Outgoing chairman CFMG/CFSB on Naga problems

If sitting here and not being able to prevent or take action, then I have a moral responsibility not to remain in the chair: George
Outgoing chairman of the Cease Fire Monitoring Group (with the NSCN-IM) and the Cease Fire Supervisory Board( with NSCN-K and GPRN/NSCN) and former Chief of Staff of the Dimapur-based 3 Corps Maj.Gen(Retd) N.George leaves Nagaland on March 28 after one year and four months in office.

Maj.Gen(Retd) N.George

Maj.Gen(Retd) N.George

On the eve of his departure from Nagaland, the outgoing chairman also held separate meetings with the CFMC of the NSCN(I-M) and CFSB with NSCN(K) and also GPRN/NSCN(Khole-Kitovi).

In an exclusive interview to Nagaland Post at the Police Complex Chumukedima Wednesday, the outgoing chairman disclosed that he decided that it was time for him to move on after election in Nagaland was announced in December 2012.

George indicated that with elections and another government and without any agreement to the political issue, he felt the same situation of clashes and other offences would continue which as chairman, he did not have any power to deal with.

“If sitting here and not being able to prevent or take action, then I have a moral responsibility not to remain in the chair”, he said. He expressed deep pain over factional firing incidents in Zunheboto where a young boy and another old man were killed in November last year.

On his role as chairman, George said the present role of the chairman was only to mediate between underground groups and security forces so as to maintain cease fire. He opined that there was also a need to have an Interlocutor in Nagaland to liaise with the society at large along similar lines with the Interlocutor in Delhi holding talks with the NSCN(I-M).

The outgoing chairman felt that such an Interlocutor in Nagaland could also help fill the communication gap between the Centre and the state government.

He said there were many areas that require action in Nagaland and that Delhi has to give the extra push and hardcore action to address the pressing issues. George felt that if such an Interlocutor in Nagaland was to be appointed, he should be given a hand to do a good job.

Asked about his view on the Naga political issue, George asserted that the biggest problem was that all were only talking from their own selfish interests. He said this itself was the biggest tragedy that has befallen the people’s yearning for peace.

George also shared the view that the elected government in the state has to be kept in the loop over the Naga political issue. He said Delhi cannot realistically arrive at any widely acceptable agreement without taking the state government on board.

He also reiterated that the Centre needed to get more involved with Nagaland and the people rather than with only the NSCN(I-M). George however clarified that he was not referring to the ongoing talks but about problems of extortion and other offences by various groups that continue to plague Naga society.

He cited the case of the Rs.1200 crore SARDP in Nagaland which has ground to a halt due to extortion demands by one underground group. He said reviving the project would also be very costly.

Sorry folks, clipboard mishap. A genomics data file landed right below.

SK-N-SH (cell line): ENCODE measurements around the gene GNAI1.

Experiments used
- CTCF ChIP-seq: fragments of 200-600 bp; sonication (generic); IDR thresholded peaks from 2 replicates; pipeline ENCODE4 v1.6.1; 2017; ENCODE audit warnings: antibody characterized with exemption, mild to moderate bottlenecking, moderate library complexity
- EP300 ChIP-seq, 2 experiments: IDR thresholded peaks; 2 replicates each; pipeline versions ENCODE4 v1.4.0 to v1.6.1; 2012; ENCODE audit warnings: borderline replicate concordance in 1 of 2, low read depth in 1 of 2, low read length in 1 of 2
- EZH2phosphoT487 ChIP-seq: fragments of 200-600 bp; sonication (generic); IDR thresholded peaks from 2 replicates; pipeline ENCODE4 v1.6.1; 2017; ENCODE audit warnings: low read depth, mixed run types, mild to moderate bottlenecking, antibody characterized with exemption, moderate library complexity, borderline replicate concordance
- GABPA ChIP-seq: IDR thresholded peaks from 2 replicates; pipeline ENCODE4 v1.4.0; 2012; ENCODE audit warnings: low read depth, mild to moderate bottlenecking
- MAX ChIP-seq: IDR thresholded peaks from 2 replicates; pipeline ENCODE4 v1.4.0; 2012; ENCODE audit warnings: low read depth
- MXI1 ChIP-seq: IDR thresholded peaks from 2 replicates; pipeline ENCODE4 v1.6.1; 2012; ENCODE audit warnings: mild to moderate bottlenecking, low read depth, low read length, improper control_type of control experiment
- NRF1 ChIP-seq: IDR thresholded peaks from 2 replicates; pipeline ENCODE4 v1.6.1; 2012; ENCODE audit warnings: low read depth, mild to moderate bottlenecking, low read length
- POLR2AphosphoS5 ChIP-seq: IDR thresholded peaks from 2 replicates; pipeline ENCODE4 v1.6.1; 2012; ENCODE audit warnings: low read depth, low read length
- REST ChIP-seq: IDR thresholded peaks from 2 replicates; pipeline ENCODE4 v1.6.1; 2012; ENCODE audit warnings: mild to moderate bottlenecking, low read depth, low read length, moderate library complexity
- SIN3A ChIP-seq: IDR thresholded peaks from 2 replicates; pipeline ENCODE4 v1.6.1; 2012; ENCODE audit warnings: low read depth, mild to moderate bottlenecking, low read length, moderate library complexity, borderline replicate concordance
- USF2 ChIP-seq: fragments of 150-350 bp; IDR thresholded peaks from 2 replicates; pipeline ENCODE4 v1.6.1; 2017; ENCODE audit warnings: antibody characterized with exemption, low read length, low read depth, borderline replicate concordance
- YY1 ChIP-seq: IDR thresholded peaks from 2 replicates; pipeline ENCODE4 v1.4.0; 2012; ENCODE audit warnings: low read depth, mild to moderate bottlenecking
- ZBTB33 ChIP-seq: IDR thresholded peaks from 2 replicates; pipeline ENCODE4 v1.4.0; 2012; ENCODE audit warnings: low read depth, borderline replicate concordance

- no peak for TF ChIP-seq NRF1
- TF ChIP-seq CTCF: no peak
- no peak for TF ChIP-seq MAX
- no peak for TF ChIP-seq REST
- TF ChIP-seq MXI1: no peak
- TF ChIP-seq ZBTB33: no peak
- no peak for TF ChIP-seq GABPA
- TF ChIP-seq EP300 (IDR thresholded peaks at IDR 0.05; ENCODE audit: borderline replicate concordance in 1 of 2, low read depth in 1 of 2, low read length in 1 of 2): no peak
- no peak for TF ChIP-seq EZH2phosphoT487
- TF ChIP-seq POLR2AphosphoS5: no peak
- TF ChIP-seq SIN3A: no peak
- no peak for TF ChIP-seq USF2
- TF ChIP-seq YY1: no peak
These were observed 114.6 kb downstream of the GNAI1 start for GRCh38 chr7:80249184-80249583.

George asked “why are the people silent” (about abandonment of the road project) and “where is the money going to?”.

He opined that Nagaland was being held under a mafia-like vice grip and that this had to change. He lamented that people were naïve to think that “one signature in Delhi” would suddenly transformation into peace.

George described as irrelevant, the much-used phrase “solution” which political leaders and sections of society use as the politically correct lexicon.

He said talks were held only with one faction and that too in secrecy for a solution for all. He asked, can it ever become a solution?

He said it was far from true that Delhi can bring the “solution” as demanded. George pointed out that the change that people want has to come through a common responsibility of playing an active role instead of “taking a backseat”.

George said people in Nagaland need to realise, that unless they speak out, loud and clear against acts inimical to social peace and harmony, change will not happen.

He said in contrast, in Manipur, where the situation is graver, people have resorted to organising seminars to voice their anger openly against such acts.

The outgoing chairman also said the oft-used common concept of “conflict resolution” was sometimes misplaced as in reality, it was an engagement with only a miniscule section of society.

He said nobody knows what the demands are and whether the perceived solution was applicable only to one area or to Nagaland or beyond. He said this went beyond the basics of resolving conflict.

George opined that keeping people in the dark has the consequence of the void being filled by suspicion. In such a situation, he said acceptance of such agreement by a wide majority could become a problem.

According to the outgoing chairman, it would have been different if there was communication with the public on what the demands were in order not to create wide suspicions.

He said even if an agreement was the best available, in the end, making people accept it would be a challenge.

He also maintained that there was no such thing as perfect document or agreement. George said only when it was acceptable to all sections of people, it would be an ideal document.

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